As Swedish pop master Jens Lekman put it, "It's a young Friday night."
Or at least it was when I arrived at the VMFA for Capitol Opera Richmond's evening of "Famous Arias and Duets."
The fairly recent company is the fifth in the group of all volunteer opera companies begun in state capitols and targeting community involvement.
Given my inability to carry a tune in a bucket (according to my paternal grandmother), my involvement is attending and applause.
Seated in the atrium, our hostess said it would be a program of "art songs and selections from H.M.S. Pinafore," which Cap Op (yes, I am already abbreviating it) would be performing March 8th and 9th at Henrico Theater.
"We're going to play for you for the next hour, or two if you want to sit here that long," she informed us.
Stephanie came out in a long, green dress and sang "The Hours Creep on Apace" from H.M.S. Pinafore.
Favorite line: "Oh, god of love and god of reason, say
Which of you twain shall my poor heart obey?
Isn't that the eternal question?
Next up was Jason, dressed far more casually, and doing another H.M.S. song before he and Stephanie did a duet.
Meanwhile, the seats in the atrium were all but full, with many couples sharing a bottle of wine while they listened to opera.
It was certainly an imbibing crowd.
From the two staircases and landings leading upstairs, people paused to watch and listen from above, some lingering for only a minute and others taking up residence for the duration.
Me, I was perfectly happy in a chair not far from the guy with the bad toupee and the old hippie chick with the floor-length skirt and poncho.
Michael took the stage and announced he'd be doing "an oddball collection of songs" by Schumann and Debussy.
"I don't know how many people here are Debussy fans," he said as I watched knowing nods from a healthy number of heads.
His voice was stellar.
Fran came up to do what she called "Mozart art songs," promising a translation before each.
"The Violet" was a song of a flower trampled by a foot (an all-too frequent tragedy), two she called "Mozart being funny," one about contentment and the other beginning with, "Men are always looking for a woman to nibble."
And is there anything really wrong with that?
"The Parting Song" was as sad as you'd expect from the title.
As I was watching this parade of opera singing, it occurred to me that I'd seen very different music on this stage before.
For the museum's opening, it was one of my favorite local bands, Marionette, with guitarist Adam playing in a suit and barefoot, wailing on his guitar.
Shortly thereafter, it was Alejandro Escovedo, he of the first wave punk scene before moving on to a harder roots rock sound and playing to a packed house for the return to the Jumpin' in July series.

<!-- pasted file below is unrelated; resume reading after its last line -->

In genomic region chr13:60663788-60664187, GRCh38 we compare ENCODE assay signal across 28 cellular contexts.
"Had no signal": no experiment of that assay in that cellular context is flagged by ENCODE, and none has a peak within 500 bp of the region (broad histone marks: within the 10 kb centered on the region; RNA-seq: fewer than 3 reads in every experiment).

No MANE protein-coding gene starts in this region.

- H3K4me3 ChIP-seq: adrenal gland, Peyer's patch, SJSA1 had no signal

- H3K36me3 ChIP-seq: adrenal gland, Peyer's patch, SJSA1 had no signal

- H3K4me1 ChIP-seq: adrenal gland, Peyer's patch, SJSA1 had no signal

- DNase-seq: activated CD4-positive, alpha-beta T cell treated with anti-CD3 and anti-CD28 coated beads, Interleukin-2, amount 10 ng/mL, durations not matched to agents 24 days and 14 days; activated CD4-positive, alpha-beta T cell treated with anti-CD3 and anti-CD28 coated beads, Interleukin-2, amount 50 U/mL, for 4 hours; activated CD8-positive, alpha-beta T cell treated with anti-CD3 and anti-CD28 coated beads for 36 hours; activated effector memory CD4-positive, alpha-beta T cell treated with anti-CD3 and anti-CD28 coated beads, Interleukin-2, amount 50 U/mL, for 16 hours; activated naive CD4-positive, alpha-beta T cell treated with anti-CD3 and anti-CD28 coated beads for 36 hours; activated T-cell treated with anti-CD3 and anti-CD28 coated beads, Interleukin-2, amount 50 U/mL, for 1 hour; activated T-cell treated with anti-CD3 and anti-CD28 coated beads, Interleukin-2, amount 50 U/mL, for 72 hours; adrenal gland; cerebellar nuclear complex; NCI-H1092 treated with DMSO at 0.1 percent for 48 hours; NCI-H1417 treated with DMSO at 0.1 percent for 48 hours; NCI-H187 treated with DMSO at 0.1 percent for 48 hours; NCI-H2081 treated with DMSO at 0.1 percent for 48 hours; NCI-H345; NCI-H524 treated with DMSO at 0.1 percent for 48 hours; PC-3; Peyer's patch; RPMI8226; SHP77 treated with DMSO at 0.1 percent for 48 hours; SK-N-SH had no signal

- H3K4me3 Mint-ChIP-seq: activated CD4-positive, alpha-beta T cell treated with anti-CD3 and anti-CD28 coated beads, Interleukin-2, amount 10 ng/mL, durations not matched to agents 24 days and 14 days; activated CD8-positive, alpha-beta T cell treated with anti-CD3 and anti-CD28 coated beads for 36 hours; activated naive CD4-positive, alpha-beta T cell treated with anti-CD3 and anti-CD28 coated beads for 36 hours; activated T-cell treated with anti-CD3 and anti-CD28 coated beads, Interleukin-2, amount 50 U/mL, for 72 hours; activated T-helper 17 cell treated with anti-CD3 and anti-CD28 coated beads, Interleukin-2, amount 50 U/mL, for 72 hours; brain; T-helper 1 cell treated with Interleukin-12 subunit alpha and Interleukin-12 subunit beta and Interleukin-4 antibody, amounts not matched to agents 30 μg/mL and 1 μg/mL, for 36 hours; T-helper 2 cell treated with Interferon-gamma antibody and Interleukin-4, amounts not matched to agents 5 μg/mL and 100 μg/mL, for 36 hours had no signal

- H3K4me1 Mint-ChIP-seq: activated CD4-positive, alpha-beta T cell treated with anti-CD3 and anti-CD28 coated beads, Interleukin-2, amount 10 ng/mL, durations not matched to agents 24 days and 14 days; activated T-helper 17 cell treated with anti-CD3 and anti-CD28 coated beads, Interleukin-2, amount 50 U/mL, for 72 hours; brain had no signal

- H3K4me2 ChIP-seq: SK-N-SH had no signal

In other words, very different than what I was hearing tonight.
And yet I was glad I'd come. Perhaps not as deeply as the people with their eyes closed during the singing, but enjoying it nonetheless.
After opera, you almost have to move on to art because anything else would feel insubstantial.
Conveniently, it was First Friday and while many galleries had held over their December shows, some had new work.
1708 Gallery had Eric McMaster's "The Obstruction of Action," a fascinating look at what happens when our authentic self is altered by the rules and conditions placed upon us.
A scaled down hockey rink dominated the show and I wasted no time in walking inside it beside a kid in his socks sliding across the plastic ice.
Most interesting to me was that a hockey game of six on six plus a referee had played in that tiny rink and McMaster had filmed it.
It was playing on a nearby wall.
By far the most poignant piece was "The Obstruction of Action by the Absence of Other," a film of a couples skater doing a couples routine without his partner.
The artist had intended to film each of the couple skating alone and show them side by side but before he could, the woman had had a career-ending injury.
So watching the man skate the routine he'd created with his partner alone became incredibly moving to see.
It wasn't what the artist had intended, giving it more weight for its tragic element.
And 1708 was hopping with VMFA people, Anderson gallery types, and probably people looking for something different this artwalk.
Over at Quirk Gallery was Michael Birch-Pierce's "Honesty in Artifice," a show about looking further than the superficial to see into the wearer's mind.
It was clear that he had a degree in fashion design based on the elaborate articles of clothing he made and photographed on people.
There were also small scale works on the wall, complete with magnifying glasses for closer inspection.
Finishing with one of the magnifiers, the guy next to me raised an eyebrow and inquired, "Trade?" and we swapped places to look at each other's tiny objects and compare notes.
In the shop was Ben Hill's series of cut-up photographs of Richmond - Maymont, trestle tracks, the skyline- divided up into neat little segments that gave a geometry to familiar subjects.
We certainly are a handsome little city, aren't we?
By the time I got home, it was time to call up Holmes and find a suitable place to meet up with him and his main squeeze.
A person's got to eat to live, especially in my case. It's what I call earning a living.
Only then did this Friday night move from youth into middle age, with plenty of bubbles and laughter to ease into it.
Let's just say the god of reason was not needed.